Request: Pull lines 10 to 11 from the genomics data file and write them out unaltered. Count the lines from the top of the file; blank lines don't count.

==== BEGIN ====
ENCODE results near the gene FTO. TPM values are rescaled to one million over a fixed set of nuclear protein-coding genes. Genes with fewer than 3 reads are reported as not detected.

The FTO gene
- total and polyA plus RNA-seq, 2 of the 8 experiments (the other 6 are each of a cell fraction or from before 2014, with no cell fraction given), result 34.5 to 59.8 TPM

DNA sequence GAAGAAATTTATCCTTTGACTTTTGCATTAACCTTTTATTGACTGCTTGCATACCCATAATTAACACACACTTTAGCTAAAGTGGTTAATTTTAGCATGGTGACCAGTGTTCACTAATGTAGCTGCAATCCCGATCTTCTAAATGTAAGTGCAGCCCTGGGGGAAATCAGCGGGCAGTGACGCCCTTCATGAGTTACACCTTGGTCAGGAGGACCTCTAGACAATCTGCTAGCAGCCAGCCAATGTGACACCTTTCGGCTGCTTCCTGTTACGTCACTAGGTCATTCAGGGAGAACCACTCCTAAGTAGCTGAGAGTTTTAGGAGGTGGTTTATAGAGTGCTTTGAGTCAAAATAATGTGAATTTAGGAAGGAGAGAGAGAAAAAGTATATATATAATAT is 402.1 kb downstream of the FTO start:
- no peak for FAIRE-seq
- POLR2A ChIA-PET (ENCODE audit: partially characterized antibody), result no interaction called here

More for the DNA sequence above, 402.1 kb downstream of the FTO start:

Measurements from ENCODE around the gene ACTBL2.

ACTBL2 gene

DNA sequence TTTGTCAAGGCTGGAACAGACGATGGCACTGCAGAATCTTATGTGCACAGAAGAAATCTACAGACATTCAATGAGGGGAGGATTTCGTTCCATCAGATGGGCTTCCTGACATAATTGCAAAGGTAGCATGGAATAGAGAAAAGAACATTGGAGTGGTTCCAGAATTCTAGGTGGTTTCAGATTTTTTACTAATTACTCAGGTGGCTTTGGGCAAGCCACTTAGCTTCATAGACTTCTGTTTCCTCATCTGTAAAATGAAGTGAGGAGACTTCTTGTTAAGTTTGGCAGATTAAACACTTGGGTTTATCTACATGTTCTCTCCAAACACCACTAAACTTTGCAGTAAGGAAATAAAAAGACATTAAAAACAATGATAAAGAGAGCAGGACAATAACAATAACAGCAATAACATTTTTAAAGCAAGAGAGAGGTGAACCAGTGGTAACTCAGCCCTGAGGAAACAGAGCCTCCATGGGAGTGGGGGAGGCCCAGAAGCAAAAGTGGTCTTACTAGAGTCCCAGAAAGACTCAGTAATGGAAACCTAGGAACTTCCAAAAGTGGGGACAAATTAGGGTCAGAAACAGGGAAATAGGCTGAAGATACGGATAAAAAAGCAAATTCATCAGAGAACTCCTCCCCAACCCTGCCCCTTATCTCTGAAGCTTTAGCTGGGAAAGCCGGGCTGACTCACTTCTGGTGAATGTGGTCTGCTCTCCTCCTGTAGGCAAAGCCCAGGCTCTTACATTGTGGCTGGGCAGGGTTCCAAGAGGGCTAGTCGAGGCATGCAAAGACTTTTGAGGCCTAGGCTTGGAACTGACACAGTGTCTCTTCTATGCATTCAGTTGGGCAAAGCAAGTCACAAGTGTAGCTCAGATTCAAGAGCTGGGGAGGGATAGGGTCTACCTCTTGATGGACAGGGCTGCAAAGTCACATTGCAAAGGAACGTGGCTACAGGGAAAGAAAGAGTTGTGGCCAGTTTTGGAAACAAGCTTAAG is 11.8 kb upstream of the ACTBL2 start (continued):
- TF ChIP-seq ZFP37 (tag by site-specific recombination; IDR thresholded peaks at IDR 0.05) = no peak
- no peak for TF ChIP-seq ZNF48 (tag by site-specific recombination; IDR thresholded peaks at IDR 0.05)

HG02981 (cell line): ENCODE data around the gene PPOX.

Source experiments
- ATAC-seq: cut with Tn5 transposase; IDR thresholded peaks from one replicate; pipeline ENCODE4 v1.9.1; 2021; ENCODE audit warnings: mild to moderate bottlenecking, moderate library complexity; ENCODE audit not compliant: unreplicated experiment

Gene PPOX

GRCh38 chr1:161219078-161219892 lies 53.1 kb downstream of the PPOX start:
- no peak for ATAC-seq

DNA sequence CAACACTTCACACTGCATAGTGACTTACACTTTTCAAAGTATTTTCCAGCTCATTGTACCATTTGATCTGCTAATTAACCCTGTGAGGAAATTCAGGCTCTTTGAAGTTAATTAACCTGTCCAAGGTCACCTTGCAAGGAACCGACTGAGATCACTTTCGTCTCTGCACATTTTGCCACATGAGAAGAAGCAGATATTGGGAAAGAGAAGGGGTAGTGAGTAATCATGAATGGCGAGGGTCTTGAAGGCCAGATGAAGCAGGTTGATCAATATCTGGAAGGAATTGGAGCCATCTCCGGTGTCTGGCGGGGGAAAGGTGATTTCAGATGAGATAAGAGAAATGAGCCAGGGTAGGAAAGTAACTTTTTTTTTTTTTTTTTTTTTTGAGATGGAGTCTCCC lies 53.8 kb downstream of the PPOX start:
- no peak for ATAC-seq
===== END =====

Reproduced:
DNA sequence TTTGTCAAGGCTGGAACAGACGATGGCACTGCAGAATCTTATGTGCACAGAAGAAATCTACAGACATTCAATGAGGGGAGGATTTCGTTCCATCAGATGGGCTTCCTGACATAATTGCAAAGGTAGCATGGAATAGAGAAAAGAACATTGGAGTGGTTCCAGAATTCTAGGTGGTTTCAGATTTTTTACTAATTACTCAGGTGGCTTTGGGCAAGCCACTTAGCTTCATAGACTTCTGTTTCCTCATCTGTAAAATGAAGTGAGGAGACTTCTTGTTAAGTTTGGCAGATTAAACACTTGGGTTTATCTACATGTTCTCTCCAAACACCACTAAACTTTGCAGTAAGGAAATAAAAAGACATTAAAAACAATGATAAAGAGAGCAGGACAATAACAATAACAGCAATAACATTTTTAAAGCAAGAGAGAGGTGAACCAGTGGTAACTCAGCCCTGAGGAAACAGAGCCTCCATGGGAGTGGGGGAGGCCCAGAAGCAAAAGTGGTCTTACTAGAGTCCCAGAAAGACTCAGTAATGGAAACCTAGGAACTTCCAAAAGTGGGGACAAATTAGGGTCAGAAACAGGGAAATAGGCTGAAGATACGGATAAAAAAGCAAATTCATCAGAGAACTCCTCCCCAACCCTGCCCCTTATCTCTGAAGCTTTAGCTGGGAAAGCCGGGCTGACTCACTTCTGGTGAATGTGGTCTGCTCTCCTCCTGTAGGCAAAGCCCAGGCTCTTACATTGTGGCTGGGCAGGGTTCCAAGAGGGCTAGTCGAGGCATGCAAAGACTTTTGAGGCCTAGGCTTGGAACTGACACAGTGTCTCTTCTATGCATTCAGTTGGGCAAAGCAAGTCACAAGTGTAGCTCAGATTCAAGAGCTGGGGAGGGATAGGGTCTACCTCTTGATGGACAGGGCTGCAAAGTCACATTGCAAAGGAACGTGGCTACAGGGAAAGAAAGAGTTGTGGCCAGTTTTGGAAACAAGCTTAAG is 11.8 kb upstream of the ACTBL2 start (continued):
- TF ChIP-seq ZFP37 (tag by site-specific recombination; IDR thresholded peaks at IDR 0.05) = no peak